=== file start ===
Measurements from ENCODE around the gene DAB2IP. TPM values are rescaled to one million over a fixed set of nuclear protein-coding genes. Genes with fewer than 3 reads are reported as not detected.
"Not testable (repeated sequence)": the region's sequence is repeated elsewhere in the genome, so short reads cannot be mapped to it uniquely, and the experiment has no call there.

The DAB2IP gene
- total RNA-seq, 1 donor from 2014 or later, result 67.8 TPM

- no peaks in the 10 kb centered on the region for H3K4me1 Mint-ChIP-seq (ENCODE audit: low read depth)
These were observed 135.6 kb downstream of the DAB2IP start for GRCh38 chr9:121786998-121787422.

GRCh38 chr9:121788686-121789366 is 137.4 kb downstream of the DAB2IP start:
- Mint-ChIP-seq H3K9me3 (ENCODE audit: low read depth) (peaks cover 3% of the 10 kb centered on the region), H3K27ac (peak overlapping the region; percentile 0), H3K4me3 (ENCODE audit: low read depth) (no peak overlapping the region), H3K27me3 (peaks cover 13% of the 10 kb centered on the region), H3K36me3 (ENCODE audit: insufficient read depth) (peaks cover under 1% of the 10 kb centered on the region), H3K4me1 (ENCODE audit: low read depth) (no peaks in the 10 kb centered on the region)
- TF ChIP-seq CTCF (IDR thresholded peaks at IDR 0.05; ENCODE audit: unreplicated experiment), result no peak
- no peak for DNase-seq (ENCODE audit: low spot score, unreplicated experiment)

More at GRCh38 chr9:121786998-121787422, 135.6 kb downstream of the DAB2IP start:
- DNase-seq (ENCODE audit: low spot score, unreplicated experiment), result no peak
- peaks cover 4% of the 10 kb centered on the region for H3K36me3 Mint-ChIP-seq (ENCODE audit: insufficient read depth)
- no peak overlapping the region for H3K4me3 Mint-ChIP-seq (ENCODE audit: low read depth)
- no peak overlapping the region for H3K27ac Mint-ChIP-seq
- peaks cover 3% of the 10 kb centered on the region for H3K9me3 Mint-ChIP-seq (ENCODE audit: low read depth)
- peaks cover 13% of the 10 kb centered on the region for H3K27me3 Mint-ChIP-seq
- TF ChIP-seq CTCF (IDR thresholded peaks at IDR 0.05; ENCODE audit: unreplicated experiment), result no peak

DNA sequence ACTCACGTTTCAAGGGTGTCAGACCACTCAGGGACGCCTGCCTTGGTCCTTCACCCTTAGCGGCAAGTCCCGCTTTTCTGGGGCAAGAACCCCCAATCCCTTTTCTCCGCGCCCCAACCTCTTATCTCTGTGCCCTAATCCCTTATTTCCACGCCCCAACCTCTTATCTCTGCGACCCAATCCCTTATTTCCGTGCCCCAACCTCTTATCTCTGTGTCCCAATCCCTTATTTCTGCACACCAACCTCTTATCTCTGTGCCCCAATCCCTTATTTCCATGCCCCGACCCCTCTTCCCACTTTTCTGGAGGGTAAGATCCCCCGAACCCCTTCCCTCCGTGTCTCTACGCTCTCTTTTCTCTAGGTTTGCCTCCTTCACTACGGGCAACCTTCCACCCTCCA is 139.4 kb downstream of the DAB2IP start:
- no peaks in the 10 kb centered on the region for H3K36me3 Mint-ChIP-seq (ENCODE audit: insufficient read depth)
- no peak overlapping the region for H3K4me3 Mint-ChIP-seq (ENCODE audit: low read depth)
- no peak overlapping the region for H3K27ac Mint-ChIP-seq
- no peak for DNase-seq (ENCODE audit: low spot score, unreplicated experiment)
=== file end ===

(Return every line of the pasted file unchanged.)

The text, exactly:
Measurements from ENCODE around the gene DAB2IP. TPM values are rescaled to one million over a fixed set of nuclear protein-coding genes. Genes with fewer than 3 reads are reported as not detected.
"Not testable (repeated sequence)": the region's sequence is repeated elsewhere in the genome, so short reads cannot be mapped to it uniquely, and the experiment has no call there.

The DAB2IP gene
- total RNA-seq, 1 donor from 2014 or later, result 67.8 TPM

- no peaks in the 10 kb centered on the region for H3K4me1 Mint-ChIP-seq (ENCODE audit: low read depth)
These were observed 135.6 kb downstream of the DAB2IP start for GRCh38 chr9:121786998-121787422.

GRCh38 chr9:121788686-121789366 is 137.4 kb downstream of the DAB2IP start:
- Mint-ChIP-seq H3K9me3 (ENCODE audit: low read depth) (peaks cover 3% of the 10 kb centered on the region), H3K27ac (peak overlapping the region; percentile 0), H3K4me3 (ENCODE audit: low read depth) (no peak overlapping the region), H3K27me3 (peaks cover 13% of the 10 kb centered on the region), H3K36me3 (ENCODE audit: insufficient read depth) (peaks cover under 1% of the 10 kb centered on the region), H3K4me1 (ENCODE audit: low read depth) (no peaks in the 10 kb centered on the region)
- TF ChIP-seq CTCF (IDR thresholded peaks at IDR 0.05; ENCODE audit: unreplicated experiment), result no peak
- no peak for DNase-seq (ENCODE audit: low spot score, unreplicated experiment)

More at GRCh38 chr9:121786998-121787422, 135.6 kb downstream of the DAB2IP start:
- DNase-seq (ENCODE audit: low spot score, unreplicated experiment), result no peak
- peaks cover 4% of the 10 kb centered on the region for H3K36me3 Mint-ChIP-seq (ENCODE audit: insufficient read depth)
- no peak overlapping the region for H3K4me3 Mint-ChIP-seq (ENCODE audit: low read depth)
- no peak overlapping the region for H3K27ac Mint-ChIP-seq
- peaks cover 3% of the 10 kb centered on the region for H3K9me3 Mint-ChIP-seq (ENCODE audit: low read depth)
- peaks cover 13% of the 10 kb centered on the region for H3K27me3 Mint-ChIP-seq
- TF ChIP-seq CTCF (IDR thresholded peaks at IDR 0.05; ENCODE audit: unreplicated experiment), result no peak

DNA sequence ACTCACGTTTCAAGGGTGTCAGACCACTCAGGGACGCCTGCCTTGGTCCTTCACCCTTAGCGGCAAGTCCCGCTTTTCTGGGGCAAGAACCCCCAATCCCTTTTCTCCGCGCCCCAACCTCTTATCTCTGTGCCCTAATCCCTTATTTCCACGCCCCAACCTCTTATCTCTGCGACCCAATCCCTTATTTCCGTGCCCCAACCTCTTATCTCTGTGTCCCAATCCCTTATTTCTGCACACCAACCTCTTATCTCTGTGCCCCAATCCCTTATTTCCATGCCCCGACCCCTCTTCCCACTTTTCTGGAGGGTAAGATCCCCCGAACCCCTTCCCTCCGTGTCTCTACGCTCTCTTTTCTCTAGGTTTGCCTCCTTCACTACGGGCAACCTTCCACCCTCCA is 139.4 kb downstream of the DAB2IP start:
- no peaks in the 10 kb centered on the region for H3K36me3 Mint-ChIP-seq (ENCODE audit: insufficient read depth)
- no peak overlapping the region for H3K4me3 Mint-ChIP-seq (ENCODE audit: low read depth)
- no peak overlapping the region for H3K27ac Mint-ChIP-seq
- no peak for DNase-seq (ENCODE audit: low spot score, unreplicated experiment)